The planning you do for your woodlot or forest is not a difficult process and provides numerous benefits. If you’ve ever planned a vacation, then you’re capable of the planning necessary to get the most from your woodlot.

The process will include discussions with your spouse, children or co-owner; collection of resource materials; and working with a forester for technical and professional assistance. The good news is that much of this can be accomplished for free or with minimal expense. The expenses you do incur may be tax deductible, depending on your situation, and will be offset by gains in the efficiency of management and the benefits you receive from your property.

The starting point for a management plan is to identify your objectives—what you want to get from your property, either the material goods, such as timber, or for privacy, recreation activities and/or hunting. Maybe all these and more. To begin, ask yourself a few questions:

  • Why do you own the property?
  • What do you like?
  • What do you dislike?
  • What do you need (or want) in five, 10 or 20 years?

When you discuss the answers to these questions with your spouse or others, you’ll be able to identify what you want to accomplish. A forester can help you evaluate your objectives and whether or not they’re compatible with the resources on your property.

A woodlot plan provides benefits that are aesthetic, economic and logistical in nature. It allows landowners to integrate objectives such as timber harvesting, habitat enhancement for wildlife, and recreational trails. Planning ensures that management activities move towards your objectives and provides the optimal variety of desired benefits.

For landowners who seek IRS recognition as an active participant or proof of the intention of an activity, a management plan can document the role of the landowner in the management process or the intent of certain activities, and thus allow the landowner to enjoy certain tax provisions not otherwise possible. Examples include fencing to exclude deer from forest regeneration.

A typical management plan has four sections. The first section is a statement of the landowner objectives. It’s important that these are the landowner’s objectives and not the forester’s.

The second section describes the property. This should include: a legal property description; an assessment of the condition of the different areas or management units for timber, wildlife, recreation or other uses; and characterizations of the soils, especially any limitations of use, such as poorly drained or stony soils.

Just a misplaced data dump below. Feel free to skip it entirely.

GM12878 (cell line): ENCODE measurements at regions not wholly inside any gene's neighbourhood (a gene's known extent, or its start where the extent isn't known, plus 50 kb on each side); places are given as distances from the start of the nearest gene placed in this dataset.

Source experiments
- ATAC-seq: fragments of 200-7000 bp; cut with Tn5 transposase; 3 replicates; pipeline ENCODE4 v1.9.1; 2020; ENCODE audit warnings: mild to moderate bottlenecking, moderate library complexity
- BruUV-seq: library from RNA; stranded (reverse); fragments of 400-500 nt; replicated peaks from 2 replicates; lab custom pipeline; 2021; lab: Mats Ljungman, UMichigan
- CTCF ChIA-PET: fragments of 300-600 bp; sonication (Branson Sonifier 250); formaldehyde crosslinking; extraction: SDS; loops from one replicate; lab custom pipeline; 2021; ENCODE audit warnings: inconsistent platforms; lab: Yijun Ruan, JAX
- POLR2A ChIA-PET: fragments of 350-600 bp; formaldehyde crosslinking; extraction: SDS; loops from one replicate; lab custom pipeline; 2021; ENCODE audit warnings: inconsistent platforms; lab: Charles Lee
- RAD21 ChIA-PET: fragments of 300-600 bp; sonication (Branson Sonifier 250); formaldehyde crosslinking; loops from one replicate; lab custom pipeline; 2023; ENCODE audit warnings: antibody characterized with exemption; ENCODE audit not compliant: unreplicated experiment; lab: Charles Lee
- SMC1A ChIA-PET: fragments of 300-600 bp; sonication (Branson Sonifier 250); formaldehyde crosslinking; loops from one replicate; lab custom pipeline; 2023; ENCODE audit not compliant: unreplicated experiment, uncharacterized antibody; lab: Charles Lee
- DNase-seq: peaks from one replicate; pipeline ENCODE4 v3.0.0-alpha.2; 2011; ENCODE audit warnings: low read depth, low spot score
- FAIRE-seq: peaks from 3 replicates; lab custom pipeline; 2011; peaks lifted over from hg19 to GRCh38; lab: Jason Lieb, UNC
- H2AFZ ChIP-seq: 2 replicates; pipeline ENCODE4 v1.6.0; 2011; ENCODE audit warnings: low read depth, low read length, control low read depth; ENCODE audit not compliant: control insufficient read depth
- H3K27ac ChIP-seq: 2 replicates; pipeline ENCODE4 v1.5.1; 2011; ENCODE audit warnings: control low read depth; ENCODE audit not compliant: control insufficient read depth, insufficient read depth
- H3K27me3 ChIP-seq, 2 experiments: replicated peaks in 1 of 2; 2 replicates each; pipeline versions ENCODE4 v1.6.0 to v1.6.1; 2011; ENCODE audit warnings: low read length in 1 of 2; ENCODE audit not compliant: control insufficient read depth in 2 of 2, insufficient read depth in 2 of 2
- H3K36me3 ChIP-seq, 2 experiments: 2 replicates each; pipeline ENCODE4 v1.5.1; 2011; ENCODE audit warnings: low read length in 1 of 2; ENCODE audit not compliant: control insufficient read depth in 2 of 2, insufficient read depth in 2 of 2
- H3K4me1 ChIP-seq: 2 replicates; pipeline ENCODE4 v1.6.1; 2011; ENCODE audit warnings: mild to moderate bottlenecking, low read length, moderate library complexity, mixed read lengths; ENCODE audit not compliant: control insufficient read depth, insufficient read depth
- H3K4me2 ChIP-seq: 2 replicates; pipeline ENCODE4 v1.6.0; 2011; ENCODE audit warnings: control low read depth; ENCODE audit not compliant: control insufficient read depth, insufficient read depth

The third section is a work plan or calendar of scheduled events. Most likely you’ll want a fairly detailed plan for the current year and next year, but then more general targets for the following five- and 10-year time frames. Each year you can check the tasks completed and revise the current year’s plan. The schedule might also include the tools, equipment or resources you’ll need to complete a task.

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The fourth section is an appendix that can include any number of things, from maps to historic records, aerial photographs, old pictures, a list of trees or birds seen on the property, etc.

Fortunately, there are numerous tools, people and organizations that can assist you with the planning process. One useful tool is a software program called “NED.” It’s available for free from the U.S. Forest Service website (http://www.fs.fed.us/ne/burlington) or by calling 802-951-6771. NED helps you visualize the relationship among your objectives.

Another tool is the Cornell Cooperative Extension publication, “Wildlife and Timber from Private Lands: A Landowner’s Guide to Planning,” (http://www.amazon.com/Wildlife-Timber-Private-Lands-Landowners/dp/1577530314).

People who can help include a corps of trained forest owning volunteers, the Master Forest Owners (MFO), who can be reached through your local cooperative extension office or the MFO website (http://www2.dnr.cornell.edu/ext/mfo). The New York State Department of Environmental Conservation has a foresters (DEC Foresters) located throughout the state. Depending on availability, they will visit your property and prepare a basic stewardship management plan with you free of charge. You can also contact a consulting forester or an industrial forester for assistance with a plan, though they may charge a fee or expect some future relationship for their services.

Organizations that can assist include the New York Forest Owners Association (http://www.nyfoa.org) and the Catskill Forest Association (http://www.catskillforest.org); membership includes regular publications focused on the needs of landowners. These websites and others for maps, aerial photos and Webbased private landowner resources are provided as links from the Cornell University Forestry Extension Web page (http://www2.dnr.cornell.edu/ext/forestconnect).

Once you have your plan use it to your full advantage. Use the schedule of activities to plan the yearly events. Use the description of the different management units to think about places to put hiking trails, picnic areas or bird watching locations. Take the advice of your forester to help you evaluate offers from someone who shows up at your door and wants to buy your timber; if your plan doesn’t call for a timber sale, then most likely you’ll be better off passing up the offer.

A management plan is a critical starting point for the longterm stewardship of your wooded acreage and will serve you for years to come.

Editor’s Note: This article was reprinted with special permission from the Cornell Cooperative Extension featured in a co-op effort with the New York Forest Owners Association.


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